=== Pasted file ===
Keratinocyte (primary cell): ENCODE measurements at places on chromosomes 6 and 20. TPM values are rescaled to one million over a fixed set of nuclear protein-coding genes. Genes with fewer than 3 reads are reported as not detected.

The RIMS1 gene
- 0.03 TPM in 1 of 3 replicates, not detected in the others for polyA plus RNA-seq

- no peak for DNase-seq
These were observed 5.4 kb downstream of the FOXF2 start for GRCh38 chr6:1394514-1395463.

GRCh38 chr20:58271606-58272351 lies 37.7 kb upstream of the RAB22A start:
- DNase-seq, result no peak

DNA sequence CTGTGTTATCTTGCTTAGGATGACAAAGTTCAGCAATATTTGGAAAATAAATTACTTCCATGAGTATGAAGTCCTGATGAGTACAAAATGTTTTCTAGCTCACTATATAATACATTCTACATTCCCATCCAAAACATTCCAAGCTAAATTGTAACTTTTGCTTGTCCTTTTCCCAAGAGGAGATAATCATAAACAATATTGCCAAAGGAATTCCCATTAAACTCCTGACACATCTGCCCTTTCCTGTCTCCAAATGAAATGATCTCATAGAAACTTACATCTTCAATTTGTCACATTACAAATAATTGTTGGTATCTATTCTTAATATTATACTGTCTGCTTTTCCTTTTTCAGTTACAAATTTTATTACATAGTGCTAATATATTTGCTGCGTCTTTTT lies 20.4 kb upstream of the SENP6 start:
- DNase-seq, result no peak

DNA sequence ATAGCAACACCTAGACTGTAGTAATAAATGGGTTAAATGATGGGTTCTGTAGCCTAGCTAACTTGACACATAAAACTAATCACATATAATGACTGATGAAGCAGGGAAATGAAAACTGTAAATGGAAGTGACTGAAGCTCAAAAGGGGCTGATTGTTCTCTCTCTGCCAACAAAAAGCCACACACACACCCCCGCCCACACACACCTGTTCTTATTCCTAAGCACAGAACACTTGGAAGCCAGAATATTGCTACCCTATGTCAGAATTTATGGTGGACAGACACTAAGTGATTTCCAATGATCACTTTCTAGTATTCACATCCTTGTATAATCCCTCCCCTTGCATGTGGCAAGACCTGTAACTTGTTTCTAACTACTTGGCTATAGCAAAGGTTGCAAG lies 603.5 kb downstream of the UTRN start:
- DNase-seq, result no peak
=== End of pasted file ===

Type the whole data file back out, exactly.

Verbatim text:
Keratinocyte (primary cell): ENCODE measurements at places on chromosomes 6 and 20. TPM values are rescaled to one million over a fixed set of nuclear protein-coding genes. Genes with fewer than 3 reads are reported as not detected.

The RIMS1 gene
- 0.03 TPM in 1 of 3 replicates, not detected in the others for polyA plus RNA-seq

- no peak for DNase-seq
These were observed 5.4 kb downstream of the FOXF2 start for GRCh38 chr6:1394514-1395463.

GRCh38 chr20:58271606-58272351 lies 37.7 kb upstream of the RAB22A start:
- DNase-seq, result no peak

DNA sequence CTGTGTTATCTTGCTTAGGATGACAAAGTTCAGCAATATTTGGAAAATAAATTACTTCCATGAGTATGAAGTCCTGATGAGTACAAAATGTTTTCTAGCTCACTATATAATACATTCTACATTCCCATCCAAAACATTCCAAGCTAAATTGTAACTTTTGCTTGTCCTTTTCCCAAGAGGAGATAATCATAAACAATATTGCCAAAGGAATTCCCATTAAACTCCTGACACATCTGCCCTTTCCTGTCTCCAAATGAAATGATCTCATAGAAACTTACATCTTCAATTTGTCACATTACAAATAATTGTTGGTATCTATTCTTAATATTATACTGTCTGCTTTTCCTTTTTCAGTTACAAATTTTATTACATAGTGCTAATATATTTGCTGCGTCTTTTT lies 20.4 kb upstream of the SENP6 start:
- DNase-seq, result no peak

DNA sequence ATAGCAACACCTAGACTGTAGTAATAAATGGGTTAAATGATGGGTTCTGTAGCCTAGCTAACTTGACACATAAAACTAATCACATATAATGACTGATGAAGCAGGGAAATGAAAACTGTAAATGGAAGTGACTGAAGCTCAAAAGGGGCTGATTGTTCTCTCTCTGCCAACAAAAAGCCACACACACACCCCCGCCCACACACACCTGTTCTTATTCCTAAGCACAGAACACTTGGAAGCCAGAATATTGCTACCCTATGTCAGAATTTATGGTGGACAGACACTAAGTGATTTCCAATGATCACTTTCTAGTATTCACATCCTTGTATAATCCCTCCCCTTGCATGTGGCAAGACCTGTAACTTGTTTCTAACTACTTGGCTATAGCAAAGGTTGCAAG lies 603.5 kb downstream of the UTRN start:
- DNase-seq, result no peak